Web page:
"There is hardly a building in Baltimore that doesn't contain something we made, even if it is only a nail." So boasted Theodore Krug, heir to the oldest continuously working iron shop in the country. For more than 170 years artisans here have hammered out practical and ornamental ironwork that still graces such local landmarks as Otterbein Methodist Church, the Basilica of the Assumptinon, Washington Monument, Zion Church, Johns Hopkins Hospital and the Baltimore Zoo.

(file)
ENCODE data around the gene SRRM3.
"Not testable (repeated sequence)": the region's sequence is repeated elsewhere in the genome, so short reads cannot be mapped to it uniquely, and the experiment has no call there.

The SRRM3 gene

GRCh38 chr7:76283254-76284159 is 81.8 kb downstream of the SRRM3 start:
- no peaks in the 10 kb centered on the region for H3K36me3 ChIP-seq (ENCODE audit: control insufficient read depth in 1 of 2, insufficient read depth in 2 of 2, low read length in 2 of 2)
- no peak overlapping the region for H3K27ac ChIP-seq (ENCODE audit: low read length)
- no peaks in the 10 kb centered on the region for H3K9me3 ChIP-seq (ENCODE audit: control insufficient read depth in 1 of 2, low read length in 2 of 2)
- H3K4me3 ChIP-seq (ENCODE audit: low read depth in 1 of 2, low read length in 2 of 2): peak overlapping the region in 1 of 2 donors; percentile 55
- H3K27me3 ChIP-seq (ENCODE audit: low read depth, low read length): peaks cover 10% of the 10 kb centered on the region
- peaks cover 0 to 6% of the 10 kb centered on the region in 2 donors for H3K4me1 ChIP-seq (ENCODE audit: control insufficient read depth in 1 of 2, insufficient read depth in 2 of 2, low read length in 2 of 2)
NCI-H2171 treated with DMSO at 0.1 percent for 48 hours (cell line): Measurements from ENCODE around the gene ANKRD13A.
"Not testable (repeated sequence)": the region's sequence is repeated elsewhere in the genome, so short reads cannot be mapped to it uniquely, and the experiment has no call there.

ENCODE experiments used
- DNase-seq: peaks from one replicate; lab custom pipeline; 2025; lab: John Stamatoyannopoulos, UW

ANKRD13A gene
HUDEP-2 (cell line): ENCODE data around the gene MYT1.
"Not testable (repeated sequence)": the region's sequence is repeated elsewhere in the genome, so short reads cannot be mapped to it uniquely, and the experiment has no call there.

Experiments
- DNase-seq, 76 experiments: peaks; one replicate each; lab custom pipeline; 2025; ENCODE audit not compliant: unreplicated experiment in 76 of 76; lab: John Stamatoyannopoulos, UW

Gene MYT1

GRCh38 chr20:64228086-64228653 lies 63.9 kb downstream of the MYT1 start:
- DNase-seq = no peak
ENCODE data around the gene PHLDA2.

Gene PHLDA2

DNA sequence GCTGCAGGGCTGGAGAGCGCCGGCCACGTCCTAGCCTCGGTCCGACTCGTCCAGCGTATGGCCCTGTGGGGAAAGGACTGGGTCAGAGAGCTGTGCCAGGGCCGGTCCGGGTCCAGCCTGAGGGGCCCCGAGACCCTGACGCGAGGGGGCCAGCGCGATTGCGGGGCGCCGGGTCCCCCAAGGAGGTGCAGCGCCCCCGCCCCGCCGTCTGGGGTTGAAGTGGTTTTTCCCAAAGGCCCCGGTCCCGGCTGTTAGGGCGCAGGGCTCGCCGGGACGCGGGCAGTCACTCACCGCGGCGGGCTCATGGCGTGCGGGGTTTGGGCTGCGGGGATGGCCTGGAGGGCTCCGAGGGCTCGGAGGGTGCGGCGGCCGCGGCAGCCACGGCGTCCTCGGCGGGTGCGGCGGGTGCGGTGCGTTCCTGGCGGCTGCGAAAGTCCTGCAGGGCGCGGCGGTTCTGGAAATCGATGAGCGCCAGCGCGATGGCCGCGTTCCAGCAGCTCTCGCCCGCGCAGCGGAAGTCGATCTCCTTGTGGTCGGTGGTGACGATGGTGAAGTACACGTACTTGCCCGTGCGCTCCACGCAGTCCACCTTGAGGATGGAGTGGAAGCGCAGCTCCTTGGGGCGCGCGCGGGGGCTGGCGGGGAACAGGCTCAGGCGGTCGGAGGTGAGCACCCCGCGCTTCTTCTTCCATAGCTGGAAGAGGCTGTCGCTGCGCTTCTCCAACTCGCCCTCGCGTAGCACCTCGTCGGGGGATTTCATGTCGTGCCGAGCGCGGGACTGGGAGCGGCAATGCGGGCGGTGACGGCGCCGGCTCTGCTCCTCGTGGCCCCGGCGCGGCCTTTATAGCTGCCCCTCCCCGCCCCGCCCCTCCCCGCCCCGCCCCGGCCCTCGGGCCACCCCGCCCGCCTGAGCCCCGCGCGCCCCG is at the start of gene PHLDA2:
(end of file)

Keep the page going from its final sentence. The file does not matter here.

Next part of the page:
The modest beginnings of the shop date back to 1810, when farmers traveling to and from the market stopped to have their horses shod and their wagons repaired by blacksmith Andrew Schwatke. In 1841, Schwatke transferred the enlarged business to Andrew Merker, who, in turn, sold to Gustav A. Krug, a young Bavarian immigrant and ancestor of all the subsequent Krug family owners. This distinguished firm's long record of fine blacksmithing includes restoration work for Colonial Williamsburg and for the Vieux Carr? in New Orleans.